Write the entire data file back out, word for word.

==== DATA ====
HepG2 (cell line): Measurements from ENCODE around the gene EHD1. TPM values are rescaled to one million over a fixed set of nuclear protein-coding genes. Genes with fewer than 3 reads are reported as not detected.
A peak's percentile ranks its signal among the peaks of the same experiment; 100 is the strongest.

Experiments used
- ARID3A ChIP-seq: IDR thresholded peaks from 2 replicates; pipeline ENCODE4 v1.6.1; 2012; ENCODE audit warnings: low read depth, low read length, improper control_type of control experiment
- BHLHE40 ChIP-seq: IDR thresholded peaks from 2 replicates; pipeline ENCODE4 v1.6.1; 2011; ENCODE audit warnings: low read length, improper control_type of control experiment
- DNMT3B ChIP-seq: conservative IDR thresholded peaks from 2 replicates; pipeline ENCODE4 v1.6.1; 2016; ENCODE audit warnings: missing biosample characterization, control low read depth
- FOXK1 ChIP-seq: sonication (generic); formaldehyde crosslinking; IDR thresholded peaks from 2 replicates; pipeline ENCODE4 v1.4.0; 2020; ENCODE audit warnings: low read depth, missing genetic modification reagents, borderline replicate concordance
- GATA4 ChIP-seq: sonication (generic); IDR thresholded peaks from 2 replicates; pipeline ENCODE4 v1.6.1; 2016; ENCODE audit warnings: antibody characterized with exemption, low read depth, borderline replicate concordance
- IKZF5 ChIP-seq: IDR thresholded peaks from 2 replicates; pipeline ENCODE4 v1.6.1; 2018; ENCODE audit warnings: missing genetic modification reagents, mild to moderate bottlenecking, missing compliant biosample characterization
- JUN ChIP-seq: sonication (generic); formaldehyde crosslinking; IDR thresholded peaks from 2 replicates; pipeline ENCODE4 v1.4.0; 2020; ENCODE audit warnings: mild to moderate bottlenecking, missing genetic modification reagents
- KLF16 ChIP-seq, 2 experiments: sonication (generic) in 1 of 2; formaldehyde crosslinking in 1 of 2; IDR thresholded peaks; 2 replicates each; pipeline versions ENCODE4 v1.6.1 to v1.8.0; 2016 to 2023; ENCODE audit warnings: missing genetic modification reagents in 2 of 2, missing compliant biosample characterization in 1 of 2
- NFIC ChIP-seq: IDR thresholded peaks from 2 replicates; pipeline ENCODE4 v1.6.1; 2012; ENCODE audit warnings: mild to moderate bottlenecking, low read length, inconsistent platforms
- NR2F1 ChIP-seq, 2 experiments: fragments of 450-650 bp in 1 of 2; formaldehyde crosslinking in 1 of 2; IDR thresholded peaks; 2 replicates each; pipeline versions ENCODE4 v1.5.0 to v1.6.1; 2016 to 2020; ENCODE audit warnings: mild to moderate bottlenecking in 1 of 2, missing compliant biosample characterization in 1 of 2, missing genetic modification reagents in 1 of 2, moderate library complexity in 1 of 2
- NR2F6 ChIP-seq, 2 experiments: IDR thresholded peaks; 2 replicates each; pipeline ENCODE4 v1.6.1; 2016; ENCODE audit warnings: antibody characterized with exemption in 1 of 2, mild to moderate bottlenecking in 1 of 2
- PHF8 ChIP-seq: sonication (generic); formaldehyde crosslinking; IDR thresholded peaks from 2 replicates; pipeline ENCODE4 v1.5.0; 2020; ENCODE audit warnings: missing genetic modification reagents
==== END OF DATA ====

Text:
HepG2 (cell line): Measurements from ENCODE around the gene EHD1. TPM values are rescaled to one million over a fixed set of nuclear protein-coding genes. Genes with fewer than 3 reads are reported as not detected.
A peak's percentile ranks its signal among the peaks of the same experiment; 100 is the strongest.

Experiments used
- ARID3A ChIP-seq: IDR thresholded peaks from 2 replicates; pipeline ENCODE4 v1.6.1; 2012; ENCODE audit warnings: low read depth, low read length, improper control_type of control experiment
- BHLHE40 ChIP-seq: IDR thresholded peaks from 2 replicates; pipeline ENCODE4 v1.6.1; 2011; ENCODE audit warnings: low read length, improper control_type of control experiment
- DNMT3B ChIP-seq: conservative IDR thresholded peaks from 2 replicates; pipeline ENCODE4 v1.6.1; 2016; ENCODE audit warnings: missing biosample characterization, control low read depth
- FOXK1 ChIP-seq: sonication (generic); formaldehyde crosslinking; IDR thresholded peaks from 2 replicates; pipeline ENCODE4 v1.4.0; 2020; ENCODE audit warnings: low read depth, missing genetic modification reagents, borderline replicate concordance
- GATA4 ChIP-seq: sonication (generic); IDR thresholded peaks from 2 replicates; pipeline ENCODE4 v1.6.1; 2016; ENCODE audit warnings: antibody characterized with exemption, low read depth, borderline replicate concordance
- IKZF5 ChIP-seq: IDR thresholded peaks from 2 replicates; pipeline ENCODE4 v1.6.1; 2018; ENCODE audit warnings: missing genetic modification reagents, mild to moderate bottlenecking, missing compliant biosample characterization
- JUN ChIP-seq: sonication (generic); formaldehyde crosslinking; IDR thresholded peaks from 2 replicates; pipeline ENCODE4 v1.4.0; 2020; ENCODE audit warnings: mild to moderate bottlenecking, missing genetic modification reagents
- KLF16 ChIP-seq, 2 experiments: sonication (generic) in 1 of 2; formaldehyde crosslinking in 1 of 2; IDR thresholded peaks; 2 replicates each; pipeline versions ENCODE4 v1.6.1 to v1.8.0; 2016 to 2023; ENCODE audit warnings: missing genetic modification reagents in 2 of 2, missing compliant biosample characterization in 1 of 2
- NFIC ChIP-seq: IDR thresholded peaks from 2 replicates; pipeline ENCODE4 v1.6.1; 2012; ENCODE audit warnings: mild to moderate bottlenecking, low read length, inconsistent platforms
- NR2F1 ChIP-seq, 2 experiments: fragments of 450-650 bp in 1 of 2; formaldehyde crosslinking in 1 of 2; IDR thresholded peaks; 2 replicates each; pipeline versions ENCODE4 v1.5.0 to v1.6.1; 2016 to 2020; ENCODE audit warnings: mild to moderate bottlenecking in 1 of 2, missing compliant biosample characterization in 1 of 2, missing genetic modification reagents in 1 of 2, moderate library complexity in 1 of 2
- NR2F6 ChIP-seq, 2 experiments: IDR thresholded peaks; 2 replicates each; pipeline ENCODE4 v1.6.1; 2016; ENCODE audit warnings: antibody characterized with exemption in 1 of 2, mild to moderate bottlenecking in 1 of 2
- PHF8 ChIP-seq: sonication (generic); formaldehyde crosslinking; IDR thresholded peaks from 2 replicates; pipeline ENCODE4 v1.5.0; 2020; ENCODE audit warnings: missing genetic modification reagents